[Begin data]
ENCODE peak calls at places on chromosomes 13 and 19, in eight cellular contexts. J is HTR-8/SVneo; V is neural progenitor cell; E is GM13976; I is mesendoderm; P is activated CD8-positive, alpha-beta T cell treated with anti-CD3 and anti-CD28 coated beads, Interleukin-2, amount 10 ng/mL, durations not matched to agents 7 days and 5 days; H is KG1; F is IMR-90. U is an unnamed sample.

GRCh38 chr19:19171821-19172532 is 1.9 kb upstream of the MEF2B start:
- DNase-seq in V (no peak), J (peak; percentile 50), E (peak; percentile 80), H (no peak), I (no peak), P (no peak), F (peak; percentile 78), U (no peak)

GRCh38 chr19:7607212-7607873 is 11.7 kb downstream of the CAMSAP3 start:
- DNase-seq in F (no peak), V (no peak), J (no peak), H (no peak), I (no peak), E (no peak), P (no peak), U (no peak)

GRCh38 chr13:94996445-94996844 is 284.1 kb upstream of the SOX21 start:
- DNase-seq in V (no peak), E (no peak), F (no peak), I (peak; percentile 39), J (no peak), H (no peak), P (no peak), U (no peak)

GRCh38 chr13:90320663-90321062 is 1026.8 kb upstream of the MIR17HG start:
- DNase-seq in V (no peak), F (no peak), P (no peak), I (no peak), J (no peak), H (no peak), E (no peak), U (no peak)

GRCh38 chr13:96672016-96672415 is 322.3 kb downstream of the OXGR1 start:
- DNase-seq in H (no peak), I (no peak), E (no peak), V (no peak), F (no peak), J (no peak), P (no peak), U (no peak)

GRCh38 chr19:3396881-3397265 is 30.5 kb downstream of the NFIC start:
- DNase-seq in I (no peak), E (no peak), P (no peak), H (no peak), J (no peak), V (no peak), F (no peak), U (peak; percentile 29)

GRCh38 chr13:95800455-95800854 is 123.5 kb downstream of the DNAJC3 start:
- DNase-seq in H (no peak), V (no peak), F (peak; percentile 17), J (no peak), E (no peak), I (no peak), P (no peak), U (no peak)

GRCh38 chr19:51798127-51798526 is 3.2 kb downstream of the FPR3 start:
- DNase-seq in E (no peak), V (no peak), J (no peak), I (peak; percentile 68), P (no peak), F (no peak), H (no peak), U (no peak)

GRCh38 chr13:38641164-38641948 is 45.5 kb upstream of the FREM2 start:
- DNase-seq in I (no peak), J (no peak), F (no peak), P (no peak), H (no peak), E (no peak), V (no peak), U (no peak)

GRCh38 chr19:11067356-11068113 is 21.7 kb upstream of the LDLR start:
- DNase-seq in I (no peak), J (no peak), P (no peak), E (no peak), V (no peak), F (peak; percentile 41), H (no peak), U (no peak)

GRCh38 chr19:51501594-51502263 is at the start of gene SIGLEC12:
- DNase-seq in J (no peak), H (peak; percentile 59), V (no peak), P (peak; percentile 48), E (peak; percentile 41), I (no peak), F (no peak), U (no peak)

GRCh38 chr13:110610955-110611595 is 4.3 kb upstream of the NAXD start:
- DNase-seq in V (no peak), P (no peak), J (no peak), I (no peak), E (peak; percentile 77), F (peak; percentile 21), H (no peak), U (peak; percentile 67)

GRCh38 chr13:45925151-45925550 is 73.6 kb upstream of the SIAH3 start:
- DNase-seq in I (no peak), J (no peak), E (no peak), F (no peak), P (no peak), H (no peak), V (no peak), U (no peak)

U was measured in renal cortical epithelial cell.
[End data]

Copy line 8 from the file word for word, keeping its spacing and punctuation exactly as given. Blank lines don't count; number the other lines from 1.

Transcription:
GRCh38 chr13:90320663-90321062 is 1026.8 kb upstream of the MIR17HG start: